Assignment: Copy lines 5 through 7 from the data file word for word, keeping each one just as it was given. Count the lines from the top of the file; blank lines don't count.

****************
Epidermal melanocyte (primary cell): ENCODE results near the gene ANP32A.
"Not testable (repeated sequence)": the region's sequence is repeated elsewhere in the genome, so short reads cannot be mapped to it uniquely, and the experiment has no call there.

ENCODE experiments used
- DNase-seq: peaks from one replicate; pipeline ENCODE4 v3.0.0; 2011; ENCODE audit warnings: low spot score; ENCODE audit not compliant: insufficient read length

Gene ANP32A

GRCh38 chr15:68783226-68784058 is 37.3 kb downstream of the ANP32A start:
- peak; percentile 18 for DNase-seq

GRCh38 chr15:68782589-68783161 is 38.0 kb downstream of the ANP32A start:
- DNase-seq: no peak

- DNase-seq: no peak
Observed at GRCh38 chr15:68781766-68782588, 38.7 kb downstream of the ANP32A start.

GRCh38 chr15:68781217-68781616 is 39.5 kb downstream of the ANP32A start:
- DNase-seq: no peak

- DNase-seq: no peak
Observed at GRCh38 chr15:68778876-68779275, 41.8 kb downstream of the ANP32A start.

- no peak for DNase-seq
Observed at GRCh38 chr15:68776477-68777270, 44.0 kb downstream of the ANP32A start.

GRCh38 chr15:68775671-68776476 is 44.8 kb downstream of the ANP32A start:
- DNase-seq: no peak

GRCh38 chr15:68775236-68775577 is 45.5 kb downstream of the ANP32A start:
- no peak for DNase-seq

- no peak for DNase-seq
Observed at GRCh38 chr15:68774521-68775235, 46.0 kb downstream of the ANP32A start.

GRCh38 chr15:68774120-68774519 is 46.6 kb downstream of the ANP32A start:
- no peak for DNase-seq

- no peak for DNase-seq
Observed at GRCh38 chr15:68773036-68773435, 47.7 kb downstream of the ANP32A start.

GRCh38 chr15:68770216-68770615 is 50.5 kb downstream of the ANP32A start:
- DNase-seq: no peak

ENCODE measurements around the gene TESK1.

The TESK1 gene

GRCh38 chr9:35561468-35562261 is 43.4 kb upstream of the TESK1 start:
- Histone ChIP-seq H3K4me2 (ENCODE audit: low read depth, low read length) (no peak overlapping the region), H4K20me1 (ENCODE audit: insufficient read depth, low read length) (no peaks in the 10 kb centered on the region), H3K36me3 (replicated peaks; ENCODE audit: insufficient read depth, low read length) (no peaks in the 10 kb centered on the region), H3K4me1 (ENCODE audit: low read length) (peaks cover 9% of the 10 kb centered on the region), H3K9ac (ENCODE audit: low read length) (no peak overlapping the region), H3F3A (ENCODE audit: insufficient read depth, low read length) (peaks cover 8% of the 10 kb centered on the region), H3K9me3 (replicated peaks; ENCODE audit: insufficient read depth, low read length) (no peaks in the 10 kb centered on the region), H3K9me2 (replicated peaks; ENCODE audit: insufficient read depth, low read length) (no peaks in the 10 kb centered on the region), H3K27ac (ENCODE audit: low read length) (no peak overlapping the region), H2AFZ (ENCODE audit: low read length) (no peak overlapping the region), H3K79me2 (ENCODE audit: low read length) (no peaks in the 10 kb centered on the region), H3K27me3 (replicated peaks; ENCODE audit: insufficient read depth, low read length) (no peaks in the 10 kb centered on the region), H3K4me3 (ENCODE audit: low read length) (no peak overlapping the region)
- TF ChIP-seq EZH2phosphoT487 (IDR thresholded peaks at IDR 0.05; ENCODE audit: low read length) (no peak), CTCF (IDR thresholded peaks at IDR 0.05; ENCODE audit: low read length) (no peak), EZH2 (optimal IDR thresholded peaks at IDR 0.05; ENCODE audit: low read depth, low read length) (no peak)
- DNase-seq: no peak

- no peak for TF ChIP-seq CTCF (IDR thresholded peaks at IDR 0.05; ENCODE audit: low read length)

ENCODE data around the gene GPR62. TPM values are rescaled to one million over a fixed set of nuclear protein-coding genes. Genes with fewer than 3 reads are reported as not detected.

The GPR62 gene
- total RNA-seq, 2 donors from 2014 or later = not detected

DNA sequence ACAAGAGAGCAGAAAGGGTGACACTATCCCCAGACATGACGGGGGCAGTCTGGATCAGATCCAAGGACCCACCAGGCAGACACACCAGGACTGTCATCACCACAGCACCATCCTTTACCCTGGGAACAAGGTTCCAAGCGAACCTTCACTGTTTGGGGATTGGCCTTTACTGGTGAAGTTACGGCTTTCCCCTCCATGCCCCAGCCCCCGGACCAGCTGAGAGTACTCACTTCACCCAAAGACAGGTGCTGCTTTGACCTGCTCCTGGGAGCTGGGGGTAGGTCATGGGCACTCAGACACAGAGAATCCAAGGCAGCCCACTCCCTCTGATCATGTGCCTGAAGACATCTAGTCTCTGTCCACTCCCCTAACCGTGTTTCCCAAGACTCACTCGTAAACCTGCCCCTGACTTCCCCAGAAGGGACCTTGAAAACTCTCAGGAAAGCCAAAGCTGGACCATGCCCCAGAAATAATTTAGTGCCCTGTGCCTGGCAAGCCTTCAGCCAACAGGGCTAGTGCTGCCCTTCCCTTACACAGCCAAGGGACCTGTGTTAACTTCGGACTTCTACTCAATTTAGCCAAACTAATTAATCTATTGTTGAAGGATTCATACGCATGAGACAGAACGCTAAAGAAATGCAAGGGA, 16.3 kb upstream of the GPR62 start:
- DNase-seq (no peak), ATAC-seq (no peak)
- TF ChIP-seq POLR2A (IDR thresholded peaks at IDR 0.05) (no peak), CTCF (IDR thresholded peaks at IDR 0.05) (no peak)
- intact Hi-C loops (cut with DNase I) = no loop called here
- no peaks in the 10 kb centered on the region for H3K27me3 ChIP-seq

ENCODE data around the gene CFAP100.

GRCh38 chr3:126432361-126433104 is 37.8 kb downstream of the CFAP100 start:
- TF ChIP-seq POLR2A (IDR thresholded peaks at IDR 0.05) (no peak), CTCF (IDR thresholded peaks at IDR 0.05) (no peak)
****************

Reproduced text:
Gene ANP32A

GRCh38 chr15:68783226-68784058 is 37.3 kb downstream of the ANP32A start:
- peak; percentile 18 for DNase-seq